A continuation of the series that reminds people why they love ‘Scream’, bringing a lot of laughs and a whole lot of blood.
In my previous Scream article, I mentioned that I was grateful the series never got swamped down in trying to relive its glory days. I’m going to be honest and say that I feared 5 might kill that track record when the series was picked up by a duo other than Craven and Williamson. It would have been the easier option to ape what made the original great and try to just play the hits; it’s a theme this film touches on quite a bit in fact. But rest assured, directors Bettinelli-Olpin and Gillett have not succumbed to this pitfall.
This movie, rather, is a defiant rejection of the trend that regurgitates our old favorites for the sake of nostalgia, and it’s very telling how often Vanderbilt and Busick’s dialogue serves to drive that home. The movie feels at home with the rest of the franchise, even with some of its more significant changes. Those changes are the reason it’s my current second favorite in the franchise, and it’s not just because of its perfect use of “Red Right Hand”. (If you thought this was going to dethrone Scream (1996), I commend your optimism but question your predictive skills.)
This film has two things going for it that pull it up in my rankings. For one, it’s arguably the funniest in the franchise, and it doesn’t act like some of its dialogue isn’t silly. It has lines that stand out as ridiculously corny, but it’s all very tongue in cheek and doesn’t suffer from rapid tonal shifts trying to take itself too seriously. Those with a distaste for goofy dialogue may walk away unsatisfied, as it’s a good chunk of what makes the film funny, but I think it’s a great change, mood-wise, and it doesn’t detract from the dark humor written into the film or its more brutal moments.
The other prize it takes, alongside most funny, is most gruesome. I would need to marathon them all again to be sure of this assertion, but this is, in my mind, the bloodiest of the films. Keep in mind, this is a franchise that opens on Drew Barrymore and her boyfriend being gutted, so that’s saying something. There were a few kills that made me sink back into my seat from their detail alone. This film definitively has my favorite death in the franchise, usurping Anthony Anderson’s forehead becoming a knife cradle in 4. When you see it, you’ll know what death it is; it felt like all the air got sucked out of the room when it happened at my screening. The opposite could be said of our Ghostface reveals this time around, as we heard some actual screams in the theatre when those bombs dropped.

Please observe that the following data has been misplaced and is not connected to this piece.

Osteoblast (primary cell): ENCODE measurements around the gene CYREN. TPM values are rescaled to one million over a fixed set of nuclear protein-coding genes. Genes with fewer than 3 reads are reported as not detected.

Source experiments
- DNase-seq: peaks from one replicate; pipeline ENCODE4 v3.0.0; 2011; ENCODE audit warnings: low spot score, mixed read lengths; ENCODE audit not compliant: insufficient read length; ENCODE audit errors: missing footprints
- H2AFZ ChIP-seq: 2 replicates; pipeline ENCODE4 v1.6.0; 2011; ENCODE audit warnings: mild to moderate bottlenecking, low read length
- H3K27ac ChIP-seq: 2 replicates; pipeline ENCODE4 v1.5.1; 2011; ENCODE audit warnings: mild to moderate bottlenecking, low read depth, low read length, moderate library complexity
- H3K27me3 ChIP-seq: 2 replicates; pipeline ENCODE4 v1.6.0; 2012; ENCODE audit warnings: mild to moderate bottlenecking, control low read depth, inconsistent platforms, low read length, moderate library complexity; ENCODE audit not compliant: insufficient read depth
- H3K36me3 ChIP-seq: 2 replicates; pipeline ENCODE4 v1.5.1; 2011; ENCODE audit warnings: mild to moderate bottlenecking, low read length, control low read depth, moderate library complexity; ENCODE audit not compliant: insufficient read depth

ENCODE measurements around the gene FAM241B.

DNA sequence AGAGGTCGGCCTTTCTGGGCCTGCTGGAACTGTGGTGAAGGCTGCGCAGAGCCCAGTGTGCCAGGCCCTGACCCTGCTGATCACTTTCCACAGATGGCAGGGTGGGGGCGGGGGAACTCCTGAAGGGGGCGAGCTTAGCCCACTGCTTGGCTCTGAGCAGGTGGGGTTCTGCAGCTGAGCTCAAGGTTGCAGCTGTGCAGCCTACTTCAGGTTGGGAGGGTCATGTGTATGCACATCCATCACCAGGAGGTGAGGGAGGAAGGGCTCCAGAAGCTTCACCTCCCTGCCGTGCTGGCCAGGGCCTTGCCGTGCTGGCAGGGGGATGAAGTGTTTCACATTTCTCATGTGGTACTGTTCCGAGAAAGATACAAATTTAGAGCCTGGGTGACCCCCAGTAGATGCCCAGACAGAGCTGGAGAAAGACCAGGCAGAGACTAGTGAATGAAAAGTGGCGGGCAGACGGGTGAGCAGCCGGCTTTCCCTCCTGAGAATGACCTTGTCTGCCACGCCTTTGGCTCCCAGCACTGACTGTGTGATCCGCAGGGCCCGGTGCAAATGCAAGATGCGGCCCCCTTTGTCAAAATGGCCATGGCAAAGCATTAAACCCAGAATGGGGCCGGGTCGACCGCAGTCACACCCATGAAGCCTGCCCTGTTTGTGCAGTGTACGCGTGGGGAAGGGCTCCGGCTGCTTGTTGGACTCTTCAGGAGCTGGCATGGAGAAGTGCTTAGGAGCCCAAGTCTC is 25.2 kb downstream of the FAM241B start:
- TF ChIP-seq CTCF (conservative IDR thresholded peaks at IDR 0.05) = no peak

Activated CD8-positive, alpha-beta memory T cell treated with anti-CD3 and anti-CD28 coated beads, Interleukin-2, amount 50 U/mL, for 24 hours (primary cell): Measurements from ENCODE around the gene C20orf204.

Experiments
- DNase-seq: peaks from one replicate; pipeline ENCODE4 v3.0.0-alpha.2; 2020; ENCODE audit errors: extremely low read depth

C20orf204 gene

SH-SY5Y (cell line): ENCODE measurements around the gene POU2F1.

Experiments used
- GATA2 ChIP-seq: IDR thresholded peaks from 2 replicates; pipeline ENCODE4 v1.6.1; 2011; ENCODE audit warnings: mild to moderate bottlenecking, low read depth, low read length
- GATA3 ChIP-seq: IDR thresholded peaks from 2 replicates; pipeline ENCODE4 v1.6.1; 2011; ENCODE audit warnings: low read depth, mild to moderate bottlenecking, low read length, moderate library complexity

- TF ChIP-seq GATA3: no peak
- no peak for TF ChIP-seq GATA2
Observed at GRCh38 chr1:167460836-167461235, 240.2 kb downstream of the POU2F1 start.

Each kill and scene flow into the next smoothly, and the pacing never errs on the side of dragging. The technical issues with this film are mainly in the editing. Bettinelli-Olpin and Gillett didn’t take their cues from how Craven depicted the speed of a Ghostface attack, opting for more cuts. There is one moment in a fight during the film’s final act that becomes muddled by a smear of quick cuts where I couldn’t tell what was going on, but that is the most egregious instance and not a common occurrence.
In the traditional Scream fashion, we get a whole lot of humor based on commentary on horror films. The funniest scene in the film, however, has less to do with clever dialogue and more with cinematography. It toys with our traditional sense of telegraphed scares in one sequence that is very clearly a lampooning of the worst of modern horror. It’s a breath of fresh air to see pure comedy without a single word said; the camera work and blocking of the shot make for a very memorable gag that leads into a gnarly death.
Of the old blood in the cast, Campbell, Cox, and Arquette have the same stage presence they’ve had throughout all the films. Sidney displays confidence and expertise as always, and her on-screen interactions with Gale are a treat. Jenna Ortega’s performance as Tara is great, as she seems to be having a whole lot of fun with the role. Jack Quaid also brings his special comedic delivery that he had in The Boys as the awkward love interest, Richie. However, things kind of fall flat in his chemistry with our main character Sam, played by Melissa Barrera.